So he decided to do something about it.
On Wednesday the annual American Black Film Festival begins in Miami. Now Hollywood looks very different, but it still grapples with some of the same issues of diversity as it did when the festival launched 20 years ago.
Friday, a former film executive, said in an interview with CNN that he chooses to focus on the positive in the industry.
"Many of the people who have supported us over the years are coming back," Friday said. "This is to show that there is a community that we often accuse of not always being supportive, and they are."
It was a trip to the Sundance Film Festival in 1997 and a screening of the African American film "Love Jones" that inspired Friday to start a festival of his own.
"It showed [black people] in a way we had never seen us before," he said of the romantic drama starring Nia Long and Larenz Tate. "When I went there were very few people of color. 'Love Jones' won an audience award."
He said he realized that good films, regardless of the color of their casts, resonate with audiences.
Determined to seek out similar artists and films, Friday formed the American Black Film Festival, often referred to as ABFF.
The event now focuses on both film and TV, as well as incubating talent. In addition to the film competition, the festival offers workshops on subjects ranging from screenwriting to TV hosting.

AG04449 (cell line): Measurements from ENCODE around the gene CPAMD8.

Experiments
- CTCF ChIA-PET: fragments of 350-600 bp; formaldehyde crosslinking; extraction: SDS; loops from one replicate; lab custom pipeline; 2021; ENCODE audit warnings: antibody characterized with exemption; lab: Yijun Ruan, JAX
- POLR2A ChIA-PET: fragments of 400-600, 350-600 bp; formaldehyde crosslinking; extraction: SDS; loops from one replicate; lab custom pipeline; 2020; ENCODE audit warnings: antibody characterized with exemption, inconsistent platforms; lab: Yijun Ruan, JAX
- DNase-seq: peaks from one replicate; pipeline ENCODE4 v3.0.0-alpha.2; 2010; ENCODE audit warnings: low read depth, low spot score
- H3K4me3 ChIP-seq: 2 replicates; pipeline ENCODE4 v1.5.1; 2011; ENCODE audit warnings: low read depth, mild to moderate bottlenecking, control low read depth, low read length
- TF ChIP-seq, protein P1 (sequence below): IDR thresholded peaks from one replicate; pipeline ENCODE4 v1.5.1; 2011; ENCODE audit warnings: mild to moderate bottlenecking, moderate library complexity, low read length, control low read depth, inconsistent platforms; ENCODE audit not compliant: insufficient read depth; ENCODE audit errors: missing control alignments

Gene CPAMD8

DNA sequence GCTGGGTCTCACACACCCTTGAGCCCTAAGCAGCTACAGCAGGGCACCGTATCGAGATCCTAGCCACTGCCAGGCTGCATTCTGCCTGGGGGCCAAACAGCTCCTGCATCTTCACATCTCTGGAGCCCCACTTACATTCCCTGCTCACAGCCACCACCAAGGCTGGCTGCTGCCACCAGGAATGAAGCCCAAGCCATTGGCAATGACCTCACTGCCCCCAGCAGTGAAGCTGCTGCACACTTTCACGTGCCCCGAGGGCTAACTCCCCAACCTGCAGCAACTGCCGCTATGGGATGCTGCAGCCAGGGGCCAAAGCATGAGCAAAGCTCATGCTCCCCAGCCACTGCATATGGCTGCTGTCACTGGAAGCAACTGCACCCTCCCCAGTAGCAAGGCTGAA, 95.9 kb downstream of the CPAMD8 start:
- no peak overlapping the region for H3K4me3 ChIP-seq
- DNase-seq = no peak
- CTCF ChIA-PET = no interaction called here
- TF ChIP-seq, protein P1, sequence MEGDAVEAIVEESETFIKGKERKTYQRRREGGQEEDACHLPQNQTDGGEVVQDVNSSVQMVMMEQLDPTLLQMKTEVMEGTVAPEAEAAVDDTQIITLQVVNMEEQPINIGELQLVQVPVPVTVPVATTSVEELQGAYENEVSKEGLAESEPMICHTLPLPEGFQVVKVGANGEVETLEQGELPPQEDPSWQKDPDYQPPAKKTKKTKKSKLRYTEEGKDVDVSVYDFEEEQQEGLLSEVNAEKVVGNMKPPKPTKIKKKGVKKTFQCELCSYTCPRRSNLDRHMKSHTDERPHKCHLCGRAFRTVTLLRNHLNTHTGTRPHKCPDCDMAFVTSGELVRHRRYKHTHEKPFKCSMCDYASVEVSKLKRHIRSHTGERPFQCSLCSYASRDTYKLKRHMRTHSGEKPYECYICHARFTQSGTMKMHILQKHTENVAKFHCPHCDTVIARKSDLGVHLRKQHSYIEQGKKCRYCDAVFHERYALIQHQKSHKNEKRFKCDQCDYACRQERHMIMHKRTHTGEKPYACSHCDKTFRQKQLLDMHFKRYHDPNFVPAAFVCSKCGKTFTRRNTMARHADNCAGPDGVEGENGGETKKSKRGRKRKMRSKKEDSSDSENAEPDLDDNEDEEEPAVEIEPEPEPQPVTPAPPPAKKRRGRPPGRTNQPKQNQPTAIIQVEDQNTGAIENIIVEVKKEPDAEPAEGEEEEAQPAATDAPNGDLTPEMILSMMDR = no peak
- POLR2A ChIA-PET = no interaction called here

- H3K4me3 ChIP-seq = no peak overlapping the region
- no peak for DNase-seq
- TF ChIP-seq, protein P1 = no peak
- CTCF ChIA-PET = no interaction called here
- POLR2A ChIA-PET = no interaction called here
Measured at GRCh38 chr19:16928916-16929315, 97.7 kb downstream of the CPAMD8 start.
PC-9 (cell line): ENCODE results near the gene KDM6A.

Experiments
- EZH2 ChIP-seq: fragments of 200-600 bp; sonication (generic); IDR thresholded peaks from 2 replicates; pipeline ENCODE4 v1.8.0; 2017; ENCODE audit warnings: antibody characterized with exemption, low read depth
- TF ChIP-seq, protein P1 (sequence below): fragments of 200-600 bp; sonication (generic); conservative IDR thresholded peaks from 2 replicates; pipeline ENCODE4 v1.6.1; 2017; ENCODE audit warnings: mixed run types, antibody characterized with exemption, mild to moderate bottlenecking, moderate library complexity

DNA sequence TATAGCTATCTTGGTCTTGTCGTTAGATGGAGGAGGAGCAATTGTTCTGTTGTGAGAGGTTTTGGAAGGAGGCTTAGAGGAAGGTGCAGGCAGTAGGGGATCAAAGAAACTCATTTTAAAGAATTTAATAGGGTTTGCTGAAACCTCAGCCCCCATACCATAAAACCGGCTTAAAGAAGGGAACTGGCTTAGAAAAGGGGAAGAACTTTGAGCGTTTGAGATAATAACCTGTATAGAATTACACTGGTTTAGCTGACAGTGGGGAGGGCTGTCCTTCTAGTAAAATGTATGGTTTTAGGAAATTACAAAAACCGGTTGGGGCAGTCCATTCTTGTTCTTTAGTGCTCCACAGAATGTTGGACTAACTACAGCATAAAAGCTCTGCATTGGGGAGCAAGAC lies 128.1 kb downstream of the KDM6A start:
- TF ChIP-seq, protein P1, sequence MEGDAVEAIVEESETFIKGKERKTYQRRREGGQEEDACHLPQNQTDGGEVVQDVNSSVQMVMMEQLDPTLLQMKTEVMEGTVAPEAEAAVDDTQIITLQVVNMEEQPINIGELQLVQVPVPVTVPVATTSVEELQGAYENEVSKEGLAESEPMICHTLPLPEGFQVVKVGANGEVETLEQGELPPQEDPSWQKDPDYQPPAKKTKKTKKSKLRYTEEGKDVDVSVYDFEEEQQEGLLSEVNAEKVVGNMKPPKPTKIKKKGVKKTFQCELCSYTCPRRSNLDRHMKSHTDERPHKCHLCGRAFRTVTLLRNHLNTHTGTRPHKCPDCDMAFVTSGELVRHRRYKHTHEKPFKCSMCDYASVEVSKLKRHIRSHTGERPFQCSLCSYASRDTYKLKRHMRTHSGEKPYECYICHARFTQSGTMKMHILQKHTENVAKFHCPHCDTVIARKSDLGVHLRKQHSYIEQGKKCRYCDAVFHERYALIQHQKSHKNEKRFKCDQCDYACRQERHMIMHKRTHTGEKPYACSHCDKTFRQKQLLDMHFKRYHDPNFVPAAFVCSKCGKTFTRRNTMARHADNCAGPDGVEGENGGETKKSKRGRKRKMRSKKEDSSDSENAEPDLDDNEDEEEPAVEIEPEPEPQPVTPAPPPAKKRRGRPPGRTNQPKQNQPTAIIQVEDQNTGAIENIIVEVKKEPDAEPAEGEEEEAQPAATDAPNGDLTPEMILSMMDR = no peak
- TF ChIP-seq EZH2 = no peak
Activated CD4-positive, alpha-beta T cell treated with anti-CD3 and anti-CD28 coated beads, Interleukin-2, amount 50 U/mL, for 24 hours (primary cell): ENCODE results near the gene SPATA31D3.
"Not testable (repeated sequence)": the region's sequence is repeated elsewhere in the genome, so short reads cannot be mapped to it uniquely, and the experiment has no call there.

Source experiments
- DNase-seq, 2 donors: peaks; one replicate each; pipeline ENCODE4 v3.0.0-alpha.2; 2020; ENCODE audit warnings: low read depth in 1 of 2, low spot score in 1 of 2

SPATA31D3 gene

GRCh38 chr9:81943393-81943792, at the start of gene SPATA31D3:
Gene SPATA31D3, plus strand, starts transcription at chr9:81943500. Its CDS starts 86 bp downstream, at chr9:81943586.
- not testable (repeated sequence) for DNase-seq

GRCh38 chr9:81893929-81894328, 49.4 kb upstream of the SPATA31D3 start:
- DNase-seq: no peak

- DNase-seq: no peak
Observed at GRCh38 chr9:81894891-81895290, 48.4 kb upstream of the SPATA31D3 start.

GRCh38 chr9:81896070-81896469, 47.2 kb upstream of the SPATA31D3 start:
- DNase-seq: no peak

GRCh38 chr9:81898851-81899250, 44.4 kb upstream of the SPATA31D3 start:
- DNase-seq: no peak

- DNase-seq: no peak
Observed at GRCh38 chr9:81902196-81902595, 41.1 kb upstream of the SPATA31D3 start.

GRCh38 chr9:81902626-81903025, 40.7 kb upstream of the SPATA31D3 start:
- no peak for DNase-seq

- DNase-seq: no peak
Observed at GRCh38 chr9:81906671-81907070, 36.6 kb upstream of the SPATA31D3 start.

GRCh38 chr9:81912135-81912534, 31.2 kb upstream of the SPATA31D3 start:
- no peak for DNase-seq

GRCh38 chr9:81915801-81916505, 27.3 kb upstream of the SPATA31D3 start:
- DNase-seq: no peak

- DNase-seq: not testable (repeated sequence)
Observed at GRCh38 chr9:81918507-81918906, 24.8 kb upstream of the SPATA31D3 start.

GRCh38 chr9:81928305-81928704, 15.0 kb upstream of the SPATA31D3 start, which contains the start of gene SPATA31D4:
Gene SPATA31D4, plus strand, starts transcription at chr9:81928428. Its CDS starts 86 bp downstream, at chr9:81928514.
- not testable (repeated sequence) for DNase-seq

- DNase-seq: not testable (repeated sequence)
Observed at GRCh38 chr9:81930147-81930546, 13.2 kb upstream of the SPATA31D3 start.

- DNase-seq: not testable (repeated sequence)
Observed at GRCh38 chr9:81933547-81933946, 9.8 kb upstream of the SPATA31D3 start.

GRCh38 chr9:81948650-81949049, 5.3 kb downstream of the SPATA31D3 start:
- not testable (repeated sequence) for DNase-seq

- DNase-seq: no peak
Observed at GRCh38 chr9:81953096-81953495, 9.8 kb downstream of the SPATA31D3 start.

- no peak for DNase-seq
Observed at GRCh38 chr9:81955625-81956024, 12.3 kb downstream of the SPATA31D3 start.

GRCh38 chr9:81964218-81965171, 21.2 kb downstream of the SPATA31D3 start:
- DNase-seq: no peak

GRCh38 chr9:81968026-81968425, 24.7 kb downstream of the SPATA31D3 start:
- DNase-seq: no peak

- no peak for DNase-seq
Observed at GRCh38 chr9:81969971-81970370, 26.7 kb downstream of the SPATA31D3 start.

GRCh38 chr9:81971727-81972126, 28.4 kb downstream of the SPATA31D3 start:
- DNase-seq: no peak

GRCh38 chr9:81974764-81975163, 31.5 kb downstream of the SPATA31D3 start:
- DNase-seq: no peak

Several ABFF alumni have gone on to fame including "Creed" director Ryan Coogler, "Selma" director Ava DuVernay, and Will Packer who produced the recent TV reboot of "Roots" as well as several blockbuster films including the Kevin Hart hit "Ride Along."
Friday said "We have a legacy of helping people break into the industry."
That's welcome news to actor Tracey Dukes, who stars in the film "Killing Lazarus," which will be screened at the festival. Dukes said this is his first time attending ABFF, and he is grateful for the opportunity to connect with others in the industry.
In the wake of #OscarsSoWhite, and complaints about the lack of diversity in Hollywood, now is the time, he said.
Tenille Brown is expecting there to be a lot of dialogue around how the industry can do better.
The director of a documentary titled "Woman Child," Brown said she expects many at the festival will be talking about additional ways to open doors for minorities.
"I am hoping we get more into that and also about how we can have more opportunities for women," Brown said.
To that end, there are events pegged to discussions on the emergence of black women in cinema as well as the future of those women in Hollywood.
There will also be plenty of star power.
Rapper, actor, and Academy Award winner Common is scheduled to give a talk. And there will be a first look at the eagerly awaited film "The Birth of a Nation," which will include a conversation with the film's writer, director and star, Nate Parker.
Friday said his festival has had great luck partnering with several mainstream companies in the industry and he is appreciative. But at the end of the day the spirit of his event is that artists of color have more power than they realize.
"Years ago we came up with this mantra in our office: 'Because Hollywood wouldn't," Friday said. "We cannot sit around and worry about whether or not Hollywood is going to embrace us. Every time Hollywood misses an opportunity, we are there."
The ABFF runs through June 19.